We must tend to our own gardens, before we can offer assistance to others.

For ourselves, then, redemption consists not on reinforcing the schism between the seemingly irreconcilable aspects of ourselves by denying one or the other, or withdrawing from the conflict, but by actively attempting to reconcile the two. We must tend to the entire garden, not allow part to become fallow while we direct our attention exclusively elsewhere*.

[This same framework also applies to the process of countertransference in psychotherapy.]

*This conceptualization seems to fly in the face of traditional (ie. Catholic) views on the subject, but I believe its closer to the original conceptual intent than what is traditionally purveyed. It seems we're always at the mercy of people who are unable to bridge the gulfs in themselves, and are therefore unable to assist us in our attempts to do the same. It's a very unchristian view of the matter, however, from the perspective of new testament philosophy.

Sunday, November 19, 2006

Loose association of the day.

I visited Waitsfield Vermont the other day. For some reason, the town name (and the rain on the surrounding green fields, I suppose) got me thinking about a certain Irish poet and writer of my acquaintance.

Are all the residents of Waitsfield Tom Waits fans, do you think?

Flying in First Class.

Yesterday, I found myself confronted with an attractive woman in my seat as I boarded a connecting flight in Cincinnati. She’d just met an old friend, seated next to my assigned seat, and proposed a trade. Would I mind sitting in first class?

Turns out, I didn’t mind at all.

First class travel is an entirely different experience. The seats are comfortable, and you don’t have to worry about the obese woman sweating through her corduroy pants at the point of juncture with your leg (one leg of my trip out). You can see the in-flight movie.

The passengers are noticeably different. My seat-mate chose to watch the movie (the latest Pirates of the Caribbean – I was working), and I was a little startled and amused to see her emotional reactions (holding her hands to her face, little gasps etc.) to the special-effects enhanced drama it seems most have become inured to. A bunch of business types were in the front two rows, bantering about the day’s college football games, and joking about getting cell-phone updates in-flight. (I don’t know if they did, but I wouldn’t be surprised.) One of them presented the stewardess with an origami flower (made from an airline napkin) shortly before we landed. She beamed at his cleverness. He beamed back at her.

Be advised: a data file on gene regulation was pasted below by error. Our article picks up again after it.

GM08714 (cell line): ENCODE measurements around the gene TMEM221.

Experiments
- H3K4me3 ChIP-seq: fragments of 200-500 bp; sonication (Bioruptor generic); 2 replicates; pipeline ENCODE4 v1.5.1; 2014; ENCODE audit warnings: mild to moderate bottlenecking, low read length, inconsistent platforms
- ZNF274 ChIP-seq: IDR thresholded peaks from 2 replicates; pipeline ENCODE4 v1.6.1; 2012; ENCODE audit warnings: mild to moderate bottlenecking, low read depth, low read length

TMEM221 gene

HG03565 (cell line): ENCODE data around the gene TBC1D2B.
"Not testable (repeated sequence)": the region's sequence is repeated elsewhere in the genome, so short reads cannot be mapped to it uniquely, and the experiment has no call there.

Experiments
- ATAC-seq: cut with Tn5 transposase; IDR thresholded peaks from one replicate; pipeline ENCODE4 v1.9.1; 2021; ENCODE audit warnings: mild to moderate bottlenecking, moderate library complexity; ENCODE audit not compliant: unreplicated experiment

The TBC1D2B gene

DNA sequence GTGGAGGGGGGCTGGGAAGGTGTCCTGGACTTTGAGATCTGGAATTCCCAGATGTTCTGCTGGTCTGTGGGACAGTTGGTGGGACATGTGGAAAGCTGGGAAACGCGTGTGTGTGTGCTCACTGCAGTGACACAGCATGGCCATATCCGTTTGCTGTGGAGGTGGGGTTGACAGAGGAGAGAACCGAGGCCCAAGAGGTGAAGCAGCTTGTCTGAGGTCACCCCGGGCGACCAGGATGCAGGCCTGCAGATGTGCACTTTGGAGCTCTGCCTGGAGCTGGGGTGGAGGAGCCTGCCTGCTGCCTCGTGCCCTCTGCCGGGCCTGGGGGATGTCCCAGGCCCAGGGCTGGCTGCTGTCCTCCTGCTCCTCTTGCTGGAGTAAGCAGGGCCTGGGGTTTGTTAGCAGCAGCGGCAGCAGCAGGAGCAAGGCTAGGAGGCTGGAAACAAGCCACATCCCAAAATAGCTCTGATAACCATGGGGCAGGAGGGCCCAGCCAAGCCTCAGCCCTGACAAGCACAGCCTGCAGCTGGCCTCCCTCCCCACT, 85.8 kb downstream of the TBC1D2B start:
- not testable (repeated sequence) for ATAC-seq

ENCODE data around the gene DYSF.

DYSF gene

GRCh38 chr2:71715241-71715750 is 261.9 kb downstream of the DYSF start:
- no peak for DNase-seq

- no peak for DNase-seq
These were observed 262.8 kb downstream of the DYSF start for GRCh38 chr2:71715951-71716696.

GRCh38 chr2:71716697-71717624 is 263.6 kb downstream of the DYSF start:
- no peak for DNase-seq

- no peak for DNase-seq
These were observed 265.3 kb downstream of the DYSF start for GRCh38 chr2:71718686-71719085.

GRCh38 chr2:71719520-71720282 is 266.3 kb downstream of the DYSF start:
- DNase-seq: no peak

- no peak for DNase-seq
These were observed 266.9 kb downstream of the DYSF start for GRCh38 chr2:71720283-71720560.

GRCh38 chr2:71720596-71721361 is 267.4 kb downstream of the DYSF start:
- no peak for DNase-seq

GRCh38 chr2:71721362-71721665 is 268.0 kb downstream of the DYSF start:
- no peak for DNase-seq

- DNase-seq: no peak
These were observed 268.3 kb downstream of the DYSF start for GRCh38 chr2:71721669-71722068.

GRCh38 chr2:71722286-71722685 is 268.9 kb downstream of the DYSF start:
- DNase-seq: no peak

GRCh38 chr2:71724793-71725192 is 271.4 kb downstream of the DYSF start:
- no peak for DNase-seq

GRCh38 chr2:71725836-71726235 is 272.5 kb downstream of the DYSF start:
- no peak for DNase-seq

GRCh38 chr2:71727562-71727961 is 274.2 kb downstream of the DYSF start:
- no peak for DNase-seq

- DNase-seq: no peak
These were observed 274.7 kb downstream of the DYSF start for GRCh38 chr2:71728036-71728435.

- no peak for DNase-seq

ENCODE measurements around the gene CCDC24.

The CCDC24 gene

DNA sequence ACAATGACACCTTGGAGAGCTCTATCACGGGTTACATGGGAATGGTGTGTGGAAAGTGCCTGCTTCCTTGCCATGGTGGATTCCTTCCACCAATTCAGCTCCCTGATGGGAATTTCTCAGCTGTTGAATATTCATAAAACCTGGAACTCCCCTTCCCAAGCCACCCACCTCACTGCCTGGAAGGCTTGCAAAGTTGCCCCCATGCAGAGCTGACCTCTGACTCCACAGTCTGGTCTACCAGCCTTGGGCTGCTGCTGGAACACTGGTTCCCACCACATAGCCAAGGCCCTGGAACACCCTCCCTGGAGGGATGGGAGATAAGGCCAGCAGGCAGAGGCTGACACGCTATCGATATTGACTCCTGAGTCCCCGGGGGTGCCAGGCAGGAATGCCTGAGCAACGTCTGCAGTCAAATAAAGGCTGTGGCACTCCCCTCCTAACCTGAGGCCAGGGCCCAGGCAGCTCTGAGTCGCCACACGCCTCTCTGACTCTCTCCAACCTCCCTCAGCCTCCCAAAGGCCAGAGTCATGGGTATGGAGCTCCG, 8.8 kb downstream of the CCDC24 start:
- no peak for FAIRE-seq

This is the stewardess we shared among the twelve or so of us. She offers pre-flight drinks, makes the rounds with the snack basket (which offers an actual variety), the coffee cup they provide you with holds more coffee, she apologizes for not having your preferred sweetener, and bemoans the lack of an actual sandwich to offer when she realizes you haven’t had time to eat all day.

Looking at the entitled passengers, and how they took their experience in first-class for granted, got me thinking about class differentiation.

I remember research reviewed in a physiological psychology class on rats raised in enriched environments – about how their cortexes are much larger, they learn new tasks faster, they are more socially interactive, less aggressive, and have a proliferation of cholinergic receptor sites (associated with intelligence) compared to their deprived counterparts. I thought about rats raised in deprived conditions – how they’re prone to attack each other, and tend to be (anthropomorphizing admitted) brutish, stupid, discontented and short-lived.

And I thought about children I’ve worked with – raised in front of televisions, social interaction limited primarily to school, tending to be less intelligent, more aggressive, and unhappy.

My father was raised in a blue-collar home through the depression. Yet the three surviving boys all earned advanced degrees (their sister married instead – a successful dentist. She ran his office until he retired). Though the difference between Coach and First Class may appear to be economic, that distinction is conveniently artificial – the discriminating factor is environmental. They were raised in a family where there was a concerted effort to provide the children with options and stimulation. The lack of money, while hard, also necessitated cooperative efforts to achieve super-ordinate goals. This is the stuff of bonding, and an avenue to self-efficacy.

The ability to make choices – to exercise options, or assert yourself, or modify your environment to suit your transient desires; this is a critical difference between first class, and coach. This is also a critical difference between the children of many first-class passengers, and the children of those riding Coach. Or Greyhound. The first-class passengers assume the world will conform to their desires. The Coach passengers make no such assumption, and will have such corrected by the harried airline staff if they do.

The experience of underprivileged children in this country, as egregious as conditions can sometimes get, pales in comparison to the rest of the world. I had an interesting conversation with my neighbor the other day. He was raised in Ramallah, and still has many friends and family members in Lebanon. He talked about the continuing shelling of the refugee camps, and how an extended family of 18 was killed the other day. He talked about the ridiculous assertion that a warning precedes the shelling; the camp residents have no place to escape to.

And I thought about the impact of all the violence, and the drastic limitation of options, that characterizes the lives of the children living in such places. My neighbor talked about the ridiculous idea that actions such as those make anyone safer, and of course we talked about the war. What we didn’t talk about was the manner in which such an environment sets the stage for problems down the road, as the traumatized children raised under such pathogenic conditions become traumatized adults.